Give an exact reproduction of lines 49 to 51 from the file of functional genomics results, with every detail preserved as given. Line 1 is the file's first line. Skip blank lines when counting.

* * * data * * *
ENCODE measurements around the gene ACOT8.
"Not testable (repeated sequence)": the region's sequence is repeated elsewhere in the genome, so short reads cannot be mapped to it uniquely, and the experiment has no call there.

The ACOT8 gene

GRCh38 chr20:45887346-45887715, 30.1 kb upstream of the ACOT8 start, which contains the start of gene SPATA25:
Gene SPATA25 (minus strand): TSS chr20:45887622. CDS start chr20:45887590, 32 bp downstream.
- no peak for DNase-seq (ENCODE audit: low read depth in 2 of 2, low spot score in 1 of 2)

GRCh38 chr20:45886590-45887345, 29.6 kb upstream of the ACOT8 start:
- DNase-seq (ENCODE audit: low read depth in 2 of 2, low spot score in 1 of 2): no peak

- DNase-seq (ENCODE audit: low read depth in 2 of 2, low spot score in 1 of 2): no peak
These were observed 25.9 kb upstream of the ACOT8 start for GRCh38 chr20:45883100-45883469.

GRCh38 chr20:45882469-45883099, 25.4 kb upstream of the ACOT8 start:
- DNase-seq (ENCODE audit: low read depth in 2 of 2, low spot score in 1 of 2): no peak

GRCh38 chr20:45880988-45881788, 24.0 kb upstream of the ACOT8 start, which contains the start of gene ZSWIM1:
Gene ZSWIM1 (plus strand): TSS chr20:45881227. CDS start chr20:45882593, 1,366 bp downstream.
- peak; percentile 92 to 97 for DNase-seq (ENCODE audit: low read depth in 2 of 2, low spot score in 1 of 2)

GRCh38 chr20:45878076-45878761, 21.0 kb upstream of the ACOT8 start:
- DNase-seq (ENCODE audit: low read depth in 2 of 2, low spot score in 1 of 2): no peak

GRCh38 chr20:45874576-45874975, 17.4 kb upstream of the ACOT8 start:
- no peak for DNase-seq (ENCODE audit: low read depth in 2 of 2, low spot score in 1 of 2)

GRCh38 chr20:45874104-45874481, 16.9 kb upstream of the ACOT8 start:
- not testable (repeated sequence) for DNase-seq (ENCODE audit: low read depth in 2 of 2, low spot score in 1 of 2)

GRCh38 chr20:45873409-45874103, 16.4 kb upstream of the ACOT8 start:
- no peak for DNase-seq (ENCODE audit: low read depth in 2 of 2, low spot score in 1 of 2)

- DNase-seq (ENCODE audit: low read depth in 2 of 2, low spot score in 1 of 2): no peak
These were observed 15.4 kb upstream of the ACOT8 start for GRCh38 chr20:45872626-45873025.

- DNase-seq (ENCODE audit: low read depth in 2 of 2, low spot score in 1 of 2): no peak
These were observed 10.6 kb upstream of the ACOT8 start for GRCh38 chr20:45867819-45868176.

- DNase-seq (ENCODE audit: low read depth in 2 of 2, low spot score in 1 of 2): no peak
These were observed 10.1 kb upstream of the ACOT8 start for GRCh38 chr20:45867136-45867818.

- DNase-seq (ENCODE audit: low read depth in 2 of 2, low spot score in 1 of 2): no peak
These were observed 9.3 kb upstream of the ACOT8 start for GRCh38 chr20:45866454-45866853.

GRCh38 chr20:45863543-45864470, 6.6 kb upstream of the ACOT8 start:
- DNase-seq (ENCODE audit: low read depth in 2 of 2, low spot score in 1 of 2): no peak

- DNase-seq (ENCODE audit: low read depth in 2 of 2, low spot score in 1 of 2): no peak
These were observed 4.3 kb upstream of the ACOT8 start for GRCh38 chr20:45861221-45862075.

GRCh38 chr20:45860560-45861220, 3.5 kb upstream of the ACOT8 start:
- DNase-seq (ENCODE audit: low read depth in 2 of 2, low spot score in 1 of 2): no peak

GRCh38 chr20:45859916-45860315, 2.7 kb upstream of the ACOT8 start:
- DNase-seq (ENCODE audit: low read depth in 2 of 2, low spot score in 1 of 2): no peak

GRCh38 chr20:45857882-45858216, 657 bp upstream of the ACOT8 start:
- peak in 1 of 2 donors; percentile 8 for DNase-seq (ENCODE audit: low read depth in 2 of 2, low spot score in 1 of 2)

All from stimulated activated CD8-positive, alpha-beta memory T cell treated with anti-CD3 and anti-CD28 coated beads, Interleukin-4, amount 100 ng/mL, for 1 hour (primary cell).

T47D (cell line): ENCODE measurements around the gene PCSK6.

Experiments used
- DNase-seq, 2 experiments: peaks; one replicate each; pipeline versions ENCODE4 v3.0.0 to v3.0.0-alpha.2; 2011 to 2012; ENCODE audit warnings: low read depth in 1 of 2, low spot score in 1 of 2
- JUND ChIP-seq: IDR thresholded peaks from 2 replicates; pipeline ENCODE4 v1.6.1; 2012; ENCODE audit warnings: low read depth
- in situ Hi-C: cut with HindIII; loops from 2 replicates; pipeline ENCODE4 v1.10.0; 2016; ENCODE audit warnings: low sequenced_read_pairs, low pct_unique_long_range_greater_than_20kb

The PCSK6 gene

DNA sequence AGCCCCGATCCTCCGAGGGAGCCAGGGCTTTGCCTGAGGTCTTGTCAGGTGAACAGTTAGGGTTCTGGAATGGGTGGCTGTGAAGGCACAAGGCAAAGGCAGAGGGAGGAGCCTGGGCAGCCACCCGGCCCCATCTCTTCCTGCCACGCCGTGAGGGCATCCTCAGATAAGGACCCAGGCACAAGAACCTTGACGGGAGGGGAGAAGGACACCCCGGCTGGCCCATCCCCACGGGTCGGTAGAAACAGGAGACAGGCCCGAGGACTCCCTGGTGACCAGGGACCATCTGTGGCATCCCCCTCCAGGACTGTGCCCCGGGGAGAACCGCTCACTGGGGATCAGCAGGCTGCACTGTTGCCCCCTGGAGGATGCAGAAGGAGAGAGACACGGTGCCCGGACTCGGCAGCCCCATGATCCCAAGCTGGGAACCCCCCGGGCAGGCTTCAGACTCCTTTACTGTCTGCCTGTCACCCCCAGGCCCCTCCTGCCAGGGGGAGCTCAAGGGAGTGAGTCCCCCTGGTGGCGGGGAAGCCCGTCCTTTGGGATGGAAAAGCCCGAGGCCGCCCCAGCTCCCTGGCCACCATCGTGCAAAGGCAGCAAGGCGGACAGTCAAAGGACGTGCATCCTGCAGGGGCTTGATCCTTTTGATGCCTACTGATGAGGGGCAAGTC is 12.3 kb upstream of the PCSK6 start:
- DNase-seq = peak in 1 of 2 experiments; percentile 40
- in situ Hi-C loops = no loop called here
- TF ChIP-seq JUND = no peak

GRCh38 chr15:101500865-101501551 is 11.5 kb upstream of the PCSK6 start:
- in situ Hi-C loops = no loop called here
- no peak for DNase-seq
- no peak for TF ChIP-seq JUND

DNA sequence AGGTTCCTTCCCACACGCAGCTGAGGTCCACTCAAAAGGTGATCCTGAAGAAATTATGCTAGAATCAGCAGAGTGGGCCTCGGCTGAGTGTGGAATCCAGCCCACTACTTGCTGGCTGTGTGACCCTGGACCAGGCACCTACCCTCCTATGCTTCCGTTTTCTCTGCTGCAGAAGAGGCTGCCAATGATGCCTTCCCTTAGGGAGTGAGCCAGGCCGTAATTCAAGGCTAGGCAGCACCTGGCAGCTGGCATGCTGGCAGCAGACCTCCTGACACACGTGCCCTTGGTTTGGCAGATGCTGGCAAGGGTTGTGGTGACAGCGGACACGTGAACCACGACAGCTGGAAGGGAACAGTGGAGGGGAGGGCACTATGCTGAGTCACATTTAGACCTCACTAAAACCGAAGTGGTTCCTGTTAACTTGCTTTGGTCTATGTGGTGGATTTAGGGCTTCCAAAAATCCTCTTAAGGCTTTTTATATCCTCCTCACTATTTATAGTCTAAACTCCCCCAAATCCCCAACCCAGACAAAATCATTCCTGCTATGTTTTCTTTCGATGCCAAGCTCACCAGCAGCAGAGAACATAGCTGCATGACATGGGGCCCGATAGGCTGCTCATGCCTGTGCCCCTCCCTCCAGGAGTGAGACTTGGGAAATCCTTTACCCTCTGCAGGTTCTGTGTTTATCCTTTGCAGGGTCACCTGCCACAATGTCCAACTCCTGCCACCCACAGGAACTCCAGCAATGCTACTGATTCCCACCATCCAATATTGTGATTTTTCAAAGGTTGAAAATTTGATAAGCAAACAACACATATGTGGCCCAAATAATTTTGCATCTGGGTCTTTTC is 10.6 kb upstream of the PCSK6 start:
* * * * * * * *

DNA sequence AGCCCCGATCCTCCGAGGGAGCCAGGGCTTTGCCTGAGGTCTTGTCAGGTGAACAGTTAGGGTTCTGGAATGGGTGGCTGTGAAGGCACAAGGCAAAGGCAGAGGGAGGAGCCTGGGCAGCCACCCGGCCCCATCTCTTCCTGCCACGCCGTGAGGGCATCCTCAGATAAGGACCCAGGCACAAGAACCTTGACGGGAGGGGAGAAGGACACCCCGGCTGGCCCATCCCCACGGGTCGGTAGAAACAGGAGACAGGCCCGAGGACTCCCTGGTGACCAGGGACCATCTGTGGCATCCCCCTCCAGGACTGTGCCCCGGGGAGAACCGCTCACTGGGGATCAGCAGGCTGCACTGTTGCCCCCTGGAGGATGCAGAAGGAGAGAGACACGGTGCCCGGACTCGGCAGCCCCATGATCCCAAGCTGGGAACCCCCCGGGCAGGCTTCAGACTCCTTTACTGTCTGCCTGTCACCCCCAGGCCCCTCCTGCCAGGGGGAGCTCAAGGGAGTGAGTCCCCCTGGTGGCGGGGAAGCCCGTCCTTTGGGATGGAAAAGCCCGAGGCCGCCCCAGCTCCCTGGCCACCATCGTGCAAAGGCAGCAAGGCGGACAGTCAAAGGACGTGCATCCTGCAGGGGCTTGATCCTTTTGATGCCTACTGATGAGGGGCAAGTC is 12.3 kb upstream of the PCSK6 start:
- DNase-seq = peak in 1 of 2 experiments; percentile 40
- in situ Hi-C loops = no loop called here